HUD gains favor in Asia Pacific
For low approaches down to minimums, operators in China, Australia and South Korea are sold on head-up displays.
Safety in aviation linked to HUDs
SAAB HUD development flight in a Eurocopter AS350B owned by HeliAir of Sweden. SAAB has recently won a contract to supply the US Army with evaluation models for the Sikorsky UH60.
In 1991, the Flight Safety Foundation (FSF) presented a hallmark study of the safety value of the HUD. It showed how a HUD with a symbol—the FPV—showing the direction and energy of the aircraft could save lives, improve pilot performance and also increase the performance of the aircraft.
This study identified the number of aircraft accidents due to CFIT and approach and landing as areas in deadly need of safety improvement.
The FSF safety study then made a declarative statement—that HUDs would be a significant remedy for a majority of approach and landing accidents.
The latest revision of that study, released in 2009, had a sobering point to consider—the number and type of accidents is about the same with so-called modern glass cockpits without HUDs.
However, at least in the US and Europe, some reluctant operators have resisted the HUD due to cost, based on their view of what the ROI should be. It's interesting to note that new aircraft like the Boeing 787 cannot be purchased without a HUD.
In the world of corporate aviation, where arguably the most advanced flightdecks exist, the HUD is an everyday tool needed for safe delivery of important people and cargo. What may change some operators' reluctance to adopt HUDs is China.
Schwab demonstrates the Rockwell Collins HGS3500 designed for smaller cockpit aircraft.
Since the early days of the Alaska Boeing 727 program, HUD technology has been evolving. The initial commercial HUDs used CRTs as a light source, and that light was reflected back to the pilot by a transparent flat glass called a combiner.
The military modernized HUD technology, and defense firms like GEC Marconi, Hughes Aircraft and Kaiser Aerospace developed wide-field-of-view HUDs using holographic optics to increase the field of view and improve transparency.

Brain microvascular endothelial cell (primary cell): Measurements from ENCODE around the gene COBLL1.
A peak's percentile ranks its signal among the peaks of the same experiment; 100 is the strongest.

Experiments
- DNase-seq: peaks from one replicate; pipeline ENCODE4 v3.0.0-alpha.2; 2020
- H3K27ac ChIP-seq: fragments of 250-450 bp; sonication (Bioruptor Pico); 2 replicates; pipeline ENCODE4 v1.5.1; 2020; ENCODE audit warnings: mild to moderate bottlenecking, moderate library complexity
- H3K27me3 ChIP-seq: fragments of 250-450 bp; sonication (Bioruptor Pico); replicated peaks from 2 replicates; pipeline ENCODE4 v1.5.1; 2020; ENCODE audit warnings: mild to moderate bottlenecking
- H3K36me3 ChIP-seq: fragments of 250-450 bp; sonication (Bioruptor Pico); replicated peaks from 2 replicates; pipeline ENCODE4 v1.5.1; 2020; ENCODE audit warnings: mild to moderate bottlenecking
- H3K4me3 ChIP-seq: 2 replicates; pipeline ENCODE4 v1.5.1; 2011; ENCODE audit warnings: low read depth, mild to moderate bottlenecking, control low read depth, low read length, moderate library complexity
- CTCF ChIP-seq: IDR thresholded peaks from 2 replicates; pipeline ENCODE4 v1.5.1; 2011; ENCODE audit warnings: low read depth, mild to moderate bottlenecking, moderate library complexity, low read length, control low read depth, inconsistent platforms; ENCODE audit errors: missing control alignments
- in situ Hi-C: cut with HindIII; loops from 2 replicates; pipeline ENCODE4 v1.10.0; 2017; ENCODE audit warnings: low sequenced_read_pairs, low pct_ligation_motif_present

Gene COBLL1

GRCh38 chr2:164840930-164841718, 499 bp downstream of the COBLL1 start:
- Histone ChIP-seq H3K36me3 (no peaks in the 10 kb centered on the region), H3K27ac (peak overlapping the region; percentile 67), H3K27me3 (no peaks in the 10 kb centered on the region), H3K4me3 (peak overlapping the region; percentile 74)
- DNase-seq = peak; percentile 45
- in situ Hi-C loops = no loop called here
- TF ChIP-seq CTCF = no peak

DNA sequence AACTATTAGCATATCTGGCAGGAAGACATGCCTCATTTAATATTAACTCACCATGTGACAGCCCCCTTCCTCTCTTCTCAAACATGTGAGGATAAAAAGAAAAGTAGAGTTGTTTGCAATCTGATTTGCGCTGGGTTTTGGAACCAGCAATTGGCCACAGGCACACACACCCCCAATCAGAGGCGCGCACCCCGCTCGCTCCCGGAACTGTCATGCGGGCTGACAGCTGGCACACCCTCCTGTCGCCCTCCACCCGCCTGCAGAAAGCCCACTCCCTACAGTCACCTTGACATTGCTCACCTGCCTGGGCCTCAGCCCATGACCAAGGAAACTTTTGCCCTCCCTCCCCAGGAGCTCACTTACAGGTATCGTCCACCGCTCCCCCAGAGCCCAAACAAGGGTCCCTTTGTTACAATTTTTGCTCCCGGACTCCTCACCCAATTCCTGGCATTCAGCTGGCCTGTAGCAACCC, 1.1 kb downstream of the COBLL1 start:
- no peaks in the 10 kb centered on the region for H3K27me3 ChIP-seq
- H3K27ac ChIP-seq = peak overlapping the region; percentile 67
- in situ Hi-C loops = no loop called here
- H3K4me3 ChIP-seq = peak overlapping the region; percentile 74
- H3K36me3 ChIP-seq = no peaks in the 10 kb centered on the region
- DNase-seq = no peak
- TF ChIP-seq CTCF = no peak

One of the first to use the new holographic technology was upstart Flight Dynamics. Later, Rockwell Collins in a joint venture with Kaiser acquired Flight Dynamics, which became today's Rockwell Collins Head-Up Guidance System Company in Portland OR. Other companies, like Elbit Systems/Kollsman, have also moved into commercial aviation.
Elbit/Kollsman captured the first widebody freighter program with HUDs and EFVS, and has completed its first STC for aftermarket corporate aircraft—a Bombardier Challenger 604. Thalès is firmly planted in Airbus, beginning with the A320 and some previous programs for the MD88 and early models of Bombardier's Global Express. Jetcraft—the first aftermarket supplier—has HUD Vision Access and is focused on turnkey delivery of HUD and EFVS sensors.
Saab is taking aim at the helicopter market, and has been showing its new HUD designs at NBAA on a regular basis. Saab has also joined the industry development of new standards for HUD technology, bringing solid persistent engineering to what the company sees as a long-term commitment.
Mgr Air Transportation Division (AFS200) Les Smith puts an advanced HUD trainer through its paces.
Recently, Saab completed HUD flight testing on a helicopter, and announced a launch order of its RIGS HUD for further evaluation by the US Army.
The optical design of a HUD is still a major upfront cost item. The costs are mainly due to the optics design which is related to the location of what is called the "design eye position," size and shape of the overhead part of the cabin. Addressing the cost barrier, newer designs are emerging that have different optical concepts, for example, BAE Systems' Q-HUD and the Rockwell Collins HGS3500.
Rockwell Collins has targeted its HUD for certification in 2015 timeframe. Its design eliminates the overhead projection unit, using a principle called light optical injection, or guiding the light for the symbology to the combiner down a series of prisms.
Still others are working secretly for other ways to address both cost and improvements. Imagine making the windshield the reflection surface—something tried before, but to no one's satisfaction. So far, science fiction movies and the realities of optics and window distortion have not caught up with each other.
China's aviation road map
PC-based HUDs for training, like this FlyRealHUDS.com Airtransport model, are making their way into worldwide use.
FAA has also been coordinating with CAAC. In Aug 2012 FAA hosted a Pacific Rim conference in Long Beach CA identifying key technologies, operations and regulations that could be improved with HUD, advanced PFDs and vision systems. Soon after the conference, the CAAC HUD application roadmap appeared. China has without hesitation laid forth a plan to move the country's civil aviation into a 100% HUD compliant operation by 2025.
For China, the operational benefits of HUDs for lower-than-standard operations begin with the current FAA Order 8400.13D, which enables the aircraft to reach 150 ft and 1400 RVR for select Cat I airports.
The economic value is that this type of aircraft avionics capability augments the airport infrastructure, enabling the operation and improving accessibility.